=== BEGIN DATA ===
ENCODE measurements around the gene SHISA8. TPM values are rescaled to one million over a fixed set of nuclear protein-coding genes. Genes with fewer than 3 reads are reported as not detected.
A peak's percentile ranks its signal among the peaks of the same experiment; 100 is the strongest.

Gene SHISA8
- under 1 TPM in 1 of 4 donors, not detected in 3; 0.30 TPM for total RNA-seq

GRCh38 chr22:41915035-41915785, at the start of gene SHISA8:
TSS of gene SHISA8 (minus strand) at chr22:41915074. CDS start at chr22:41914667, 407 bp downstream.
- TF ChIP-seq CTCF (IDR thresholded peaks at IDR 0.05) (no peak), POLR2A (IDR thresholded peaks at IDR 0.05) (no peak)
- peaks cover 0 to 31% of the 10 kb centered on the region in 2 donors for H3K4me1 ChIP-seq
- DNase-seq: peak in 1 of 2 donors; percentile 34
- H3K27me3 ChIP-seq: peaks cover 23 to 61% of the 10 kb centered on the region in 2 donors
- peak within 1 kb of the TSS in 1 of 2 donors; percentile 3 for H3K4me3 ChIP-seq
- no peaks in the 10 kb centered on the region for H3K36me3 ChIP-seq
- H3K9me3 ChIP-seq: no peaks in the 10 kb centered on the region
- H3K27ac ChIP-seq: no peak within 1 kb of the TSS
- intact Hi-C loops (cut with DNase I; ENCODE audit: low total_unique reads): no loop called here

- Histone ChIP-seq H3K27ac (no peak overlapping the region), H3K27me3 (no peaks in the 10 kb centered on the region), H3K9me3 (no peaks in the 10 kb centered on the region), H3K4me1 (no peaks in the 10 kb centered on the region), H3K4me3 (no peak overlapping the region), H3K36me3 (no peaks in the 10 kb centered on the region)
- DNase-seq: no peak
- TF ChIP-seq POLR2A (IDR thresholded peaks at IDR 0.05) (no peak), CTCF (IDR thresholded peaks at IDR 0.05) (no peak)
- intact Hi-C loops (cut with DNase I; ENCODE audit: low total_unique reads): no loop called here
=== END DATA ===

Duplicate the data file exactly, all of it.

ENCODE measurements around the gene SHISA8. TPM values are rescaled to one million over a fixed set of nuclear protein-coding genes. Genes with fewer than 3 reads are reported as not detected.
A peak's percentile ranks its signal among the peaks of the same experiment; 100 is the strongest.

Gene SHISA8
- under 1 TPM in 1 of 4 donors, not detected in 3; 0.30 TPM for total RNA-seq

GRCh38 chr22:41915035-41915785, at the start of gene SHISA8:
TSS of gene SHISA8 (minus strand) at chr22:41915074. CDS start at chr22:41914667, 407 bp downstream.
- TF ChIP-seq CTCF (IDR thresholded peaks at IDR 0.05) (no peak), POLR2A (IDR thresholded peaks at IDR 0.05) (no peak)
- peaks cover 0 to 31% of the 10 kb centered on the region in 2 donors for H3K4me1 ChIP-seq
- DNase-seq: peak in 1 of 2 donors; percentile 34
- H3K27me3 ChIP-seq: peaks cover 23 to 61% of the 10 kb centered on the region in 2 donors
- peak within 1 kb of the TSS in 1 of 2 donors; percentile 3 for H3K4me3 ChIP-seq
- no peaks in the 10 kb centered on the region for H3K36me3 ChIP-seq
- H3K9me3 ChIP-seq: no peaks in the 10 kb centered on the region
- H3K27ac ChIP-seq: no peak within 1 kb of the TSS
- intact Hi-C loops (cut with DNase I; ENCODE audit: low total_unique reads): no loop called here

- Histone ChIP-seq H3K27ac (no peak overlapping the region), H3K27me3 (no peaks in the 10 kb centered on the region), H3K9me3 (no peaks in the 10 kb centered on the region), H3K4me1 (no peaks in the 10 kb centered on the region), H3K4me3 (no peak overlapping the region), H3K36me3 (no peaks in the 10 kb centered on the region)
- DNase-seq: no peak
- TF ChIP-seq POLR2A (IDR thresholded peaks at IDR 0.05) (no peak), CTCF (IDR thresholded peaks at IDR 0.05) (no peak)
- intact Hi-C loops (cut with DNase I; ENCODE audit: low total_unique reads): no loop called here